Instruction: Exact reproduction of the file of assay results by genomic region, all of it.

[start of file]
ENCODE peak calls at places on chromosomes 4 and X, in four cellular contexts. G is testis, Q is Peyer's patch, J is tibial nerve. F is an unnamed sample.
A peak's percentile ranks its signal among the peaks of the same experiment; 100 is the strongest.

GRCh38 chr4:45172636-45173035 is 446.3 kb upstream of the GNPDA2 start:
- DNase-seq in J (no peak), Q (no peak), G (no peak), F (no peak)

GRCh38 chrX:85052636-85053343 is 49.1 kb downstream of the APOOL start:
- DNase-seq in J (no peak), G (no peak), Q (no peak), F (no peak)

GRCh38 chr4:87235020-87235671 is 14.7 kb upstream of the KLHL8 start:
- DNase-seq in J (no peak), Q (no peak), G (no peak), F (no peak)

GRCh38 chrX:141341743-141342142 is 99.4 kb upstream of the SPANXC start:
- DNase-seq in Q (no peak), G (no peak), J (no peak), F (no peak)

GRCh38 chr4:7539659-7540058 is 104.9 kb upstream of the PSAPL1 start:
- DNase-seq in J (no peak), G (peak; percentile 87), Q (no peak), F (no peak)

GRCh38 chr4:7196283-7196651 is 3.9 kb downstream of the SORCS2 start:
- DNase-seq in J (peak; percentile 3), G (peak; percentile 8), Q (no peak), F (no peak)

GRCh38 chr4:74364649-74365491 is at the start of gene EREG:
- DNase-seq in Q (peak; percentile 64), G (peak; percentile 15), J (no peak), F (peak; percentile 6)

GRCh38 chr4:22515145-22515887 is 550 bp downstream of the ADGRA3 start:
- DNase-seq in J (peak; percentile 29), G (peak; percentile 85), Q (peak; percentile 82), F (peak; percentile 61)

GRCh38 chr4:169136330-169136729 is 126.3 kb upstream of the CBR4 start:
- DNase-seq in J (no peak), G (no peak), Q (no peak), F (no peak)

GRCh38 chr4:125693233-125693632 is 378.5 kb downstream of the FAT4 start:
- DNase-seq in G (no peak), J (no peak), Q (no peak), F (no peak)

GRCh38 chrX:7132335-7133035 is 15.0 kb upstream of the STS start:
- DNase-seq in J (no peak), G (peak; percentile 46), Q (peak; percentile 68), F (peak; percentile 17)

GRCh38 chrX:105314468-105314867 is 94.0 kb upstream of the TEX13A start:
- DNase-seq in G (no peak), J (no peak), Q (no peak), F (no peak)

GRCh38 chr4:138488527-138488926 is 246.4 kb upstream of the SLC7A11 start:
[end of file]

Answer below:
ENCODE peak calls at places on chromosomes 4 and X, in four cellular contexts. G is testis, Q is Peyer's patch, J is tibial nerve. F is an unnamed sample.
A peak's percentile ranks its signal among the peaks of the same experiment; 100 is the strongest.

GRCh38 chr4:45172636-45173035 is 446.3 kb upstream of the GNPDA2 start:
- DNase-seq in J (no peak), Q (no peak), G (no peak), F (no peak)

GRCh38 chrX:85052636-85053343 is 49.1 kb downstream of the APOOL start:
- DNase-seq in J (no peak), G (no peak), Q (no peak), F (no peak)

GRCh38 chr4:87235020-87235671 is 14.7 kb upstream of the KLHL8 start:
- DNase-seq in J (no peak), Q (no peak), G (no peak), F (no peak)

GRCh38 chrX:141341743-141342142 is 99.4 kb upstream of the SPANXC start:
- DNase-seq in Q (no peak), G (no peak), J (no peak), F (no peak)

GRCh38 chr4:7539659-7540058 is 104.9 kb upstream of the PSAPL1 start:
- DNase-seq in J (no peak), G (peak; percentile 87), Q (no peak), F (no peak)

GRCh38 chr4:7196283-7196651 is 3.9 kb downstream of the SORCS2 start:
- DNase-seq in J (peak; percentile 3), G (peak; percentile 8), Q (no peak), F (no peak)

GRCh38 chr4:74364649-74365491 is at the start of gene EREG:
- DNase-seq in Q (peak; percentile 64), G (peak; percentile 15), J (no peak), F (peak; percentile 6)

GRCh38 chr4:22515145-22515887 is 550 bp downstream of the ADGRA3 start:
- DNase-seq in J (peak; percentile 29), G (peak; percentile 85), Q (peak; percentile 82), F (peak; percentile 61)

GRCh38 chr4:169136330-169136729 is 126.3 kb upstream of the CBR4 start:
- DNase-seq in J (no peak), G (no peak), Q (no peak), F (no peak)

GRCh38 chr4:125693233-125693632 is 378.5 kb downstream of the FAT4 start:
- DNase-seq in G (no peak), J (no peak), Q (no peak), F (no peak)

GRCh38 chrX:7132335-7133035 is 15.0 kb upstream of the STS start:
- DNase-seq in J (no peak), G (peak; percentile 46), Q (peak; percentile 68), F (peak; percentile 17)

GRCh38 chrX:105314468-105314867 is 94.0 kb upstream of the TEX13A start:
- DNase-seq in G (no peak), J (no peak), Q (no peak), F (no peak)

GRCh38 chr4:138488527-138488926 is 246.4 kb upstream of the SLC7A11 start: